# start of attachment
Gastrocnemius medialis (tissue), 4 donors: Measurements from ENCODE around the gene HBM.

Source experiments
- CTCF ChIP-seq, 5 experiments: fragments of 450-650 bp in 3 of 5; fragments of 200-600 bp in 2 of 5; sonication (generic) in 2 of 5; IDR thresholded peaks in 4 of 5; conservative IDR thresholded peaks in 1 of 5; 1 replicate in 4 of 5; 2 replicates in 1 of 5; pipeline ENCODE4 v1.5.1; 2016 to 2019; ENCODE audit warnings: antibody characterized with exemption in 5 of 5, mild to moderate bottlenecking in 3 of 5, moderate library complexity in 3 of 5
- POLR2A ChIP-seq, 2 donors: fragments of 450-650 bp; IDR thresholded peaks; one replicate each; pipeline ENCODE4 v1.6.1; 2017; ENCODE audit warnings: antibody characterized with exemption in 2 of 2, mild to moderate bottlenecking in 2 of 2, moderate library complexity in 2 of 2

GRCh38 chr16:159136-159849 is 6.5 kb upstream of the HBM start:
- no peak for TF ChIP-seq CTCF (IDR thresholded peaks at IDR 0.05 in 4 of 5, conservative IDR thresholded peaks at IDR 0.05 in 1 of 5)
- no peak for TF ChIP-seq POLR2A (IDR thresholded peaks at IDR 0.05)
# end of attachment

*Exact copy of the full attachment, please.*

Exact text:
Gastrocnemius medialis (tissue), 4 donors: Measurements from ENCODE around the gene HBM.

Source experiments
- CTCF ChIP-seq, 5 experiments: fragments of 450-650 bp in 3 of 5; fragments of 200-600 bp in 2 of 5; sonication (generic) in 2 of 5; IDR thresholded peaks in 4 of 5; conservative IDR thresholded peaks in 1 of 5; 1 replicate in 4 of 5; 2 replicates in 1 of 5; pipeline ENCODE4 v1.5.1; 2016 to 2019; ENCODE audit warnings: antibody characterized with exemption in 5 of 5, mild to moderate bottlenecking in 3 of 5, moderate library complexity in 3 of 5
- POLR2A ChIP-seq, 2 donors: fragments of 450-650 bp; IDR thresholded peaks; one replicate each; pipeline ENCODE4 v1.6.1; 2017; ENCODE audit warnings: antibody characterized with exemption in 2 of 2, mild to moderate bottlenecking in 2 of 2, moderate library complexity in 2 of 2

GRCh38 chr16:159136-159849 is 6.5 kb upstream of the HBM start:
- no peak for TF ChIP-seq CTCF (IDR thresholded peaks at IDR 0.05 in 4 of 5, conservative IDR thresholded peaks at IDR 0.05 in 1 of 5)
- no peak for TF ChIP-seq POLR2A (IDR thresholded peaks at IDR 0.05)